In basic terms, the spinal adjustment or spinal manipulation refers to the process in which the doctor of chiropractic skillfully applies controlled force into one or more "subluxated" vertebrae of the spine. The adjustment is also frequently used in the pelvic region to normalize the sacroiliac joints. The adjustment is usually delivered using the hands or through the use of a specialized mechanical tool.
Spinal adjustments are applied to certain vertebrae of the spine which are no longer in their proper position or where functioning has become impaired. Vertebrae which lose their normal position or proper motion are commonly termed vertebral subluxations. The chiropractor uses a number of unique tests and procedures to determine which, if any, vertebrae are subluxated. If subluxations are found, immediate correction is generally indicated. Since like cavities subluxations are not always painful during the initial stages, even those who are not experiencing back or neck discomfort should receive periodic spinal checkups.
Adjusting helps correct vertebral subluxations. Correcting subluxations reduces pain and inflammation, reduces muscle spasm and tension, normalizes spinal biomechanics and more importantly, can remove nerve irritation and interference which can improve overall health and wellness of the individual. Chiropractic adjustments are the only way to eliminate vertebral subluxations and only the chiropractor is trained to detect subluxations and deliver the chiropractic spinal adjustment to correct subluxations.
In addition to adjusting the spine and pelvis, almost every other joint of the body can be adjusted by the chiropractor. This includes the joints of the hands and feet, wrists and ankles, elbows and knees, shoulders and hips, ribs and the jaw. In fact, some chiropractors are even trained in techniques to adjust the joints (sutures) of the skull.

Like the joints of the spine, joints in the extremities can also become misaligned and fixated. Chiropractic adjustive techniques can restore and enhance extremity joint functioning that can increase the life of the joint and keep wear and tear to a minimum. This is of special interest to athletes who generally demand optimal joint performance from highly stressed joints. Adjusting provides an immediate increase in joint range of motion and also supplies the joint with nutrients, as motion is the only way to bring nutrients into the joint cartilage and flush wastes products out.
Chiropractic, Newark, NJ

Frequently Asked Questions


What is chiropractic care?

Chiropractic care is a health care profession based on interactions of the spine and nervous system, as well as the surrounding muscles.

Are chiropractors doctors?

Yes. Doctors of Chiropractic (also known as chiropractors) are not medical doctors, but go through a similar education process to become licensed in the field of chiropractic care. In fact, educational requirements for chiropractors are among the most stringent of any health care profession.

What types of pain do chiropractors treat?

Chiropractors are known for their expertise in caring for patients with back pain, neck pain, and headaches. They also treat sports injuries and other disorders involving muscles, ligaments and joints. The benefits of chiropractic care go beyond this and extend into general health as our core body structure affects overall function and health.

What is a chiropractic adjustment?

A chiropractic adjustment is the art of using a specific, controlled force in a precise direction that is applied to a spinal joint not moving properly or “locked up.” The purpose of this natural and safe procedure is to correct structural alignment and eliminate interference in the nervous system. For the patient, this means improved spinal function, reduction in pain, and an overall improvement in health and wellness.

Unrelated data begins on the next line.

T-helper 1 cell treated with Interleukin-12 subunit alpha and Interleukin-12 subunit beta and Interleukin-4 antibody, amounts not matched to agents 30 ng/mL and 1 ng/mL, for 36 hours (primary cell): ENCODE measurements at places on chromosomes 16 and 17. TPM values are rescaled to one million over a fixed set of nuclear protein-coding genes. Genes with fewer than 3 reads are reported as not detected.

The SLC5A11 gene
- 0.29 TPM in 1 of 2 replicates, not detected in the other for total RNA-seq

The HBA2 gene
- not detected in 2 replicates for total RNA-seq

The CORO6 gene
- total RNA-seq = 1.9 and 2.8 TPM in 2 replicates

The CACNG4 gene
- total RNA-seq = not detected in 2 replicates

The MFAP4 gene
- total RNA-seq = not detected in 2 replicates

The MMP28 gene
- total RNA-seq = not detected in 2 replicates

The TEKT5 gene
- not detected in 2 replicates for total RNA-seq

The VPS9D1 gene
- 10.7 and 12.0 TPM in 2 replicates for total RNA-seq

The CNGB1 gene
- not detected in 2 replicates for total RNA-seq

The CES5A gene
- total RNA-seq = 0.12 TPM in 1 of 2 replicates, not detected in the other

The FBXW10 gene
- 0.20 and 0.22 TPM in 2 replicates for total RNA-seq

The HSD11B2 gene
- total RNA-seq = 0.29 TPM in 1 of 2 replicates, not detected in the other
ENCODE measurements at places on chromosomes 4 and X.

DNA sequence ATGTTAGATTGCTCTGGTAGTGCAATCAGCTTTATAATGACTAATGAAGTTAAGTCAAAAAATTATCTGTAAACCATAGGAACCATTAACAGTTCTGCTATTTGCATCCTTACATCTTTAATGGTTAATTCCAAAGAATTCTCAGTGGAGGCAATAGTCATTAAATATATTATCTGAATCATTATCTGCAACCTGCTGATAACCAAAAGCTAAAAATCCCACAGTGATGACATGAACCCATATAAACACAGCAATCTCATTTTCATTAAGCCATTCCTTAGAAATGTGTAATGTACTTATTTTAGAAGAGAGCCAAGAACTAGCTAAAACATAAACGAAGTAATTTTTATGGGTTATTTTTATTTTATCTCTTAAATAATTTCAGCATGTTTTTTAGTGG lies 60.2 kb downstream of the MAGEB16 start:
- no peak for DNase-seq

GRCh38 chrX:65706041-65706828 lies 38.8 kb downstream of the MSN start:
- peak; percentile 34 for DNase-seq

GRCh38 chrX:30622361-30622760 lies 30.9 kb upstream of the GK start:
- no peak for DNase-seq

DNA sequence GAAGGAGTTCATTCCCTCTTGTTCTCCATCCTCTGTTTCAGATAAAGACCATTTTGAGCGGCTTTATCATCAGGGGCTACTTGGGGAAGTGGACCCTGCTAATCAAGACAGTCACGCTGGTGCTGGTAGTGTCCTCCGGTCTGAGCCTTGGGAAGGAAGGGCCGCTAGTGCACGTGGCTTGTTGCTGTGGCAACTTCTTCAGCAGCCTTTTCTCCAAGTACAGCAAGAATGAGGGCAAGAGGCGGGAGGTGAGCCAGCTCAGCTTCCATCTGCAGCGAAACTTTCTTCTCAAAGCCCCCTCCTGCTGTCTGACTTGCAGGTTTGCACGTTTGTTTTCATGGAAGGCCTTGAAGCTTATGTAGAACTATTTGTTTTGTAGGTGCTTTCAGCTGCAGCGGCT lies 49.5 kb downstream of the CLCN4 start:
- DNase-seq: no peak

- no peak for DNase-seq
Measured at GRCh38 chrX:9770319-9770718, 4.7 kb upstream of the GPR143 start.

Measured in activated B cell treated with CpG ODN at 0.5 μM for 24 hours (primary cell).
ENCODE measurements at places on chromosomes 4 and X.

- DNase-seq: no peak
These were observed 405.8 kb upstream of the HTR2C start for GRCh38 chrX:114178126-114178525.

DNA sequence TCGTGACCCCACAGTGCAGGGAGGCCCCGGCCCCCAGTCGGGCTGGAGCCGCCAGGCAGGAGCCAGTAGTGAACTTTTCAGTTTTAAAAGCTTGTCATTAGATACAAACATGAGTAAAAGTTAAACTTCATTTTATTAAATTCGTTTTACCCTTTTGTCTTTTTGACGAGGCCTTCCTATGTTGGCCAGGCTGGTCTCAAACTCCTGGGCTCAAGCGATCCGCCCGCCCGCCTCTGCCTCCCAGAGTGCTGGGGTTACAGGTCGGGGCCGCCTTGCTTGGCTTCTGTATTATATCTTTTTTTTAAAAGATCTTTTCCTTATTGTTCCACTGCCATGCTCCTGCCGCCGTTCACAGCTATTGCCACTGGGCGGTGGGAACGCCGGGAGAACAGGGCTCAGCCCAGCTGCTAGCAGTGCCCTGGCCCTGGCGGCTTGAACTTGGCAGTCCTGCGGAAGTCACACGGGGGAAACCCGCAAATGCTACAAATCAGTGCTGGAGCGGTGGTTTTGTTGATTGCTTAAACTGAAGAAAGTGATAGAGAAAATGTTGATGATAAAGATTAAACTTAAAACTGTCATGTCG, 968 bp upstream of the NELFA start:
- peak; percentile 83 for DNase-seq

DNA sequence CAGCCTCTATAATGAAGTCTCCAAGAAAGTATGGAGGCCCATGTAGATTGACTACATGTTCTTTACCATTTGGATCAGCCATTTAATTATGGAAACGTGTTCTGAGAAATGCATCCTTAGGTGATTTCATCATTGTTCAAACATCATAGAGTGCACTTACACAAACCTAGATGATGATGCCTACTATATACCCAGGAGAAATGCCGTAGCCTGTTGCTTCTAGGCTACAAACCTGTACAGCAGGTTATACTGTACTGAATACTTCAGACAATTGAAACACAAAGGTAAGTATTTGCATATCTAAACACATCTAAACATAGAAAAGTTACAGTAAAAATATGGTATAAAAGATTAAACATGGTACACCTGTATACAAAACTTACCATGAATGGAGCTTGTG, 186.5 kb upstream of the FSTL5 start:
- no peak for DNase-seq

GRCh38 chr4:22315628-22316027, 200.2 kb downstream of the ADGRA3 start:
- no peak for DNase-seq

Do adjustments hurt?

Chiropractic manipulation is a highly controlled procedure that rarely causes discomfort because minimal force and gentle pressure are used. In fact, most patients feel relief immediately following treatment. Any reported soreness after an initial adjustment has been described as similar to that associated with starting a new exercise program. Drinking plenty of water, using an ice pack, and engaging in light stretching after your first visit can help ease any discomfort promote healing.

Are adjustments safe?

Chiropractic care is widely recognized as one of the safest drug-free, non-invasive therapies available for the treatment of most back and neck problems. Spinal adjustments are extremely safe when performed by a licensed chiropractor.

Are all patients adjusted the same way?

Each patient’s care is unique and therefore customized to meet their specific condition and needs. Your chiropractor will modify adjustments based on your size, weight, age and health condition.

Will a chiropractic adjustment completely remove back pain?

For many, back pain can become chronic if left untreated. Chiropractic care has been shown to ease and even eliminate back pain for many patients.

Can I see a chiropractor if I am pregnant?

Many pregnant women find that chiropractic adjustments improve the pregnancy experience and make delivery easier. Adjustments are adapted to accommodate the stage of pregnancy and the unique needs of each patient.

Is back pain common?

More than 80 percent of people experience lower back pain at some point in their lives. In fact, it is one of the most reported reasons people miss work and is the second most frequent reason patients visit the doctor.

Will I be required to remove my clothing at my appointment?

Some procedures may require you to remove some pieces of clothing, however most do not. If you have any questions or concerns, bring them up immediately with your chiropractor.

Can I learn to adjust myself?

Chiropractors are trained to adjust in a very specific location and direction. As a result, it is virtually impossible to adjust oneself correctly and accurately.